Inns, inning and the ghost port
This walk graphically illustrates the battle between man and nature over a thousand years for an area which was once an indented coastline of salt marsh between spurs of higher land. Old sea walls, drainage channels, saltworks and the ghost of a port remain to mark this struggle. Meanwhile a different kind of port was amongst the goods being smuggled up to the inns of the area.
LENGTH – 4.5 miles
TIME – 2.5 hours
START – Hooe Church, Church Lane, Hooe, TN33 9HE
PARKING – Hooe Church car park, Church Lane, Ninfield, Battle, TN33 9JE
TOILETS – No public toilets available.
REFRESHMENTS –Pubs on A259 and at Pevensey Sluice (½ mile off route)
CAUTION – Portions of the route cross wetland and may be flooded following wet weather. There are two crossings of the A259.
This walk contains stiles.
The Doomsday Book of 1086 shows Hooe to be the largest single settlement around the Pevensey Levels with a mill, a small church, a population of around 320 and a value of £21 7s. It had possibly been even higher before William the Conqueror’s army marched through 20 years earlier, burning and looting and dropping the value of the village from £25 to £6. However, standing by Hooe Church today, there is little sign of a village. The answer lies partly in a village now composed of isolated farms rather than a nucleated settlement and partly in the gradual switch from sea transport to land transport through the ages, with the present village centre sited about a mile north at a crossroads on the old common. Perhaps this isolation helped to preserve the contents of the church. Unusually, both the Saxon font and document chest (made from a hollowed out tree trunk) date from the original church and are older than the present building which contains them.
Between about 1100 and 1350, the pressure of an increasing population forced the pace in reclaiming land from the sea. “Inning” produced a series of piecemeal banks enclosing one small field at a time and gradually pushing the sea back. However, the population collapse after the Black Death, followed by higher tides and storms, especially the “Great Storm” of 1287, undid most of this work, leading to the re-flooding the greater part of the area. After 1400 man began again to drain the marshes, but with greater coordination than before. In this area all the land was drained into Wallers Haven which once flowed right across the marsh to an outlet forming the port of Pevensey. A new artifical outlet to the sea was constructed at Codyngeshaven in 1402, thus speeding up the flow of water from the marshes but leaving the port of Pevensey (the old haven) without enough water. Even this was not enough. Shingle choked Codyngshaven and another new channel called the Mark Dyke, was constructed further east in 1455, which remains in use today.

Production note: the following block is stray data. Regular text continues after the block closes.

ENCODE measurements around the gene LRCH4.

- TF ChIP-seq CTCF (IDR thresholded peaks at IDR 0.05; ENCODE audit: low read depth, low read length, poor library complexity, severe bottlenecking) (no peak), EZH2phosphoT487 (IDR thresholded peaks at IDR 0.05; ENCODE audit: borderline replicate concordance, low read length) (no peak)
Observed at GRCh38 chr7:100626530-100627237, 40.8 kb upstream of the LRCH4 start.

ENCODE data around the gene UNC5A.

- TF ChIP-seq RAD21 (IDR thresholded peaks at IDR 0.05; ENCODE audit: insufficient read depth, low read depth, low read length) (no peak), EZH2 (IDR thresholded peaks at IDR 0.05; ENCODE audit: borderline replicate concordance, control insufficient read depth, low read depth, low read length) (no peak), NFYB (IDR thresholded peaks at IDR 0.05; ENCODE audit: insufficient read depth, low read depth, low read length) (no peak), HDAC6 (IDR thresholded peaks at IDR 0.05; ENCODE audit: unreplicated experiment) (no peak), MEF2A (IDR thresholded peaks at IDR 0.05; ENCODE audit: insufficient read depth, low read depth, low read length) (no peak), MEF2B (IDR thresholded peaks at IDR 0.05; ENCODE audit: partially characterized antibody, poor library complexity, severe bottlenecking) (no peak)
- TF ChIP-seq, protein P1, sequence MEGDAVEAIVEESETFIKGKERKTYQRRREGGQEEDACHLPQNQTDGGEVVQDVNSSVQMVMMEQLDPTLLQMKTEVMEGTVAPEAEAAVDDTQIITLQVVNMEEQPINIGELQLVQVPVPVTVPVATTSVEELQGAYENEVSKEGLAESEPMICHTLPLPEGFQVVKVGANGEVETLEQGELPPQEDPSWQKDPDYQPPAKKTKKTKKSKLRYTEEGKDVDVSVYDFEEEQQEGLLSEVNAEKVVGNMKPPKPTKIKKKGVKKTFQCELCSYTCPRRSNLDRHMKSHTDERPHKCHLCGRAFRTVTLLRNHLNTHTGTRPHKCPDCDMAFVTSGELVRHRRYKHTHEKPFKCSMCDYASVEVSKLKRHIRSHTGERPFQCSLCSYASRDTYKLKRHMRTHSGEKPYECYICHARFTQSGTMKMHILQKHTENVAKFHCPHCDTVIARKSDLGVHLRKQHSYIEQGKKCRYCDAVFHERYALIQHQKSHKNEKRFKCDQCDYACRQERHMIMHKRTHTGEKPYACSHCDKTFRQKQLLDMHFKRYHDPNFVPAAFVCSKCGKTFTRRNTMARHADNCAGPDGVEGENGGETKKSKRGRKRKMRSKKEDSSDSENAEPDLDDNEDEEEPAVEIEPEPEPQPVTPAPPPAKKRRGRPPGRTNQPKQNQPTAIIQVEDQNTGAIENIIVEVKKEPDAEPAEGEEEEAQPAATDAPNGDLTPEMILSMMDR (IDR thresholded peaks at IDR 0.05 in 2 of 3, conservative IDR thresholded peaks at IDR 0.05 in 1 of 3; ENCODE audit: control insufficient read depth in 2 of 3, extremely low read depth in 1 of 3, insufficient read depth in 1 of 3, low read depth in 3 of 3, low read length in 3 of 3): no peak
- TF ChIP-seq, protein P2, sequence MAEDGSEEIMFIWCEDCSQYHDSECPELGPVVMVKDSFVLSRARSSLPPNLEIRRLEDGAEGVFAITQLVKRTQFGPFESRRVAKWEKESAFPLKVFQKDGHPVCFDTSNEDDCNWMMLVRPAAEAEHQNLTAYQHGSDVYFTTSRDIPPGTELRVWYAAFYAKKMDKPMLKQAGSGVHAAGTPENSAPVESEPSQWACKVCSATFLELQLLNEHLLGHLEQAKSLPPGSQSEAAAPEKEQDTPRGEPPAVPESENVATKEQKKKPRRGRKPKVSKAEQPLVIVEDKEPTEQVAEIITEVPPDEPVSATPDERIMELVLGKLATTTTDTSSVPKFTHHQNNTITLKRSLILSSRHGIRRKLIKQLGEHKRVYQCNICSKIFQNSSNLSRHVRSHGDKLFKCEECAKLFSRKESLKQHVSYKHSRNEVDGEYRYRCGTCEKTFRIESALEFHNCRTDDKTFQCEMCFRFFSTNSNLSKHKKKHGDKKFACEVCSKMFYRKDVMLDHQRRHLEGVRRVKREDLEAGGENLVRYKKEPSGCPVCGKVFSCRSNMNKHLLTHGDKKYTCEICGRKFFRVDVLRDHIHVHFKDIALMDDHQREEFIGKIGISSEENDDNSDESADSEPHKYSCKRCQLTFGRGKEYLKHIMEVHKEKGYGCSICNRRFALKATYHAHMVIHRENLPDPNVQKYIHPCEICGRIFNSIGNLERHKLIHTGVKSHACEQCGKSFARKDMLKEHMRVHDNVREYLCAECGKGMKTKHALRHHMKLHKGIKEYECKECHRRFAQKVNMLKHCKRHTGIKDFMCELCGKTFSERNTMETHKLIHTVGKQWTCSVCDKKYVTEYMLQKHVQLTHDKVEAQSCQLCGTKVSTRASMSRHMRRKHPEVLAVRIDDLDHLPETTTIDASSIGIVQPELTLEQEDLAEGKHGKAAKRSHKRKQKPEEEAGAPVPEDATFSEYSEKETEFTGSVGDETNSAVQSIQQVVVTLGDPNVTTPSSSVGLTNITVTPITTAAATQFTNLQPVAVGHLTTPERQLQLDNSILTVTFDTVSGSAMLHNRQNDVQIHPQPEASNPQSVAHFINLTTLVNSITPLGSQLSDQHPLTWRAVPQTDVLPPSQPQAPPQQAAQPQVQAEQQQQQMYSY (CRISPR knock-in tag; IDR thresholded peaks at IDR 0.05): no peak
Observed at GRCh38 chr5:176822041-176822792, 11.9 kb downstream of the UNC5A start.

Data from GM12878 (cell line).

One advantage to locals of the new drainage system was the ability to use the channels to land smuggled goods by small boats. Isolated inns such as The Lamb situated next to such channels were obviously in an ideal position to benefit from smuggling. The casks themselves could be hidden underwater to avoid detection by customs. Increasing efforts to combat this smuggling culminated in a pitched battle between customs men and smugglers at Pevensey Sluice (where Mark Dyke enters the sea) in 1833.
On crossing the A259, the walk reaches the old shoreline at the western end of the peninsula on which Hooe lies. The Doomsday entry for Hooe includes “30 salthouses value 33s” and in this part of the walk, occasional small mounds can be seen in the fields. These mark the site of the Doomsday and later saltworks. Salt was a vitally important part of the medieval economy, as the only viable way of preserving meat, hence the expression “worth his salt”. At high tide, sea water was trapped in shallow basins and allowed to evaporate when conditions allowed or boiled in large vats; to drive off the water and leave the valuable salt behind. The salt was then removed and the other solids piled up in waste heaps, which are the main visible evidence of the industry today. As the sea was pushed back the salt industry had to move with it, leaving these debris mounds isolated inland today.
The original position of the coastline is illustrated by the Saxon place names. Names ending in “Ey” such as Rickney and Pevensey are former islands. Another such island is the ghost port of Northeye. Now visible as a mound in flat fields at a junction of six footpaths, the route passes through the humps and bumps in the ground that mark the remains of houses, inns and shops. In medieval times, ships could sail up the channel to the east of the mound to reach the port. It seemingly reached its peak in the 1200s with a foundation charter for a church here dated 1262 and the port being mentioned as a subsidiary to the Cinque Port of Hastings in a charter of 1229. It thus supplied ships for the wars with France in return for tax breaks and privileges for its inhabitants. However, the reclamation of the marshes proved its undoing as the sea was pushed back and the channel silted up. The port fell out of use about 1450. The ruins of the church lingered until about 1850 but today even those are gone.
On leaving the mound, the route crosses the former port channel, now little more than a ditch. The route then begins to rise slightly back onto “dry land”. It seems possible that the footpath was originally a causeway to the island, passable at low tide and thus similar to modern day St Michaels Mount or Lindisfarne.
The route now crosses another inlet of the sea separating the former peninsulas of Hooe and Barnhorne. The stream at the bottom marks the site of the boundary between these two Saxon estates as laid down in a charter of 772. This importance has endured and today it still marks the boundary between two modern district council areas